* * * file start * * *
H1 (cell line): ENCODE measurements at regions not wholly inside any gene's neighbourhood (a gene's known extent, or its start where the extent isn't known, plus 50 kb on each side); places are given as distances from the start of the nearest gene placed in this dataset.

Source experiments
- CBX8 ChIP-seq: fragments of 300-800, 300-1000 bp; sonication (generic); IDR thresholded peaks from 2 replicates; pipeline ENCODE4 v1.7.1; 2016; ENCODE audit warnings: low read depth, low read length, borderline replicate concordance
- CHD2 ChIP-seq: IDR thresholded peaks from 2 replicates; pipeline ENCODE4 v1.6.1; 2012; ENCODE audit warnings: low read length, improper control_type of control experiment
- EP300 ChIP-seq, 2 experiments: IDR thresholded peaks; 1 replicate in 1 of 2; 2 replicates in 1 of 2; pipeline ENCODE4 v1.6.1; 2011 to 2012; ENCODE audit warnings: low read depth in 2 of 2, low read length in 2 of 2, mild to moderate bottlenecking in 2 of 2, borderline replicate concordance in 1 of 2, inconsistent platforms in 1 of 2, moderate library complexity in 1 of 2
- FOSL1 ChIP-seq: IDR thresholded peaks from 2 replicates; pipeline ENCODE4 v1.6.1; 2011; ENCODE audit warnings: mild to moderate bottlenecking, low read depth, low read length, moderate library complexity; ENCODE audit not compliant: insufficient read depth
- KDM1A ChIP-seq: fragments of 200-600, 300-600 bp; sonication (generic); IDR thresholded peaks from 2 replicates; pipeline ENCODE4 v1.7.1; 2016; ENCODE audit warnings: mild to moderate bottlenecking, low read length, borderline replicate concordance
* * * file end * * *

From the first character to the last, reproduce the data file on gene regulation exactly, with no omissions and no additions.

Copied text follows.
H1 (cell line): ENCODE measurements at regions not wholly inside any gene's neighbourhood (a gene's known extent, or its start where the extent isn't known, plus 50 kb on each side); places are given as distances from the start of the nearest gene placed in this dataset.

Source experiments
- CBX8 ChIP-seq: fragments of 300-800, 300-1000 bp; sonication (generic); IDR thresholded peaks from 2 replicates; pipeline ENCODE4 v1.7.1; 2016; ENCODE audit warnings: low read depth, low read length, borderline replicate concordance
- CHD2 ChIP-seq: IDR thresholded peaks from 2 replicates; pipeline ENCODE4 v1.6.1; 2012; ENCODE audit warnings: low read length, improper control_type of control experiment
- EP300 ChIP-seq, 2 experiments: IDR thresholded peaks; 1 replicate in 1 of 2; 2 replicates in 1 of 2; pipeline ENCODE4 v1.6.1; 2011 to 2012; ENCODE audit warnings: low read depth in 2 of 2, low read length in 2 of 2, mild to moderate bottlenecking in 2 of 2, borderline replicate concordance in 1 of 2, inconsistent platforms in 1 of 2, moderate library complexity in 1 of 2
- FOSL1 ChIP-seq: IDR thresholded peaks from 2 replicates; pipeline ENCODE4 v1.6.1; 2011; ENCODE audit warnings: mild to moderate bottlenecking, low read depth, low read length, moderate library complexity; ENCODE audit not compliant: insufficient read depth
- KDM1A ChIP-seq: fragments of 200-600, 300-600 bp; sonication (generic); IDR thresholded peaks from 2 replicates; pipeline ENCODE4 v1.7.1; 2016; ENCODE audit warnings: mild to moderate bottlenecking, low read length, borderline replicate concordance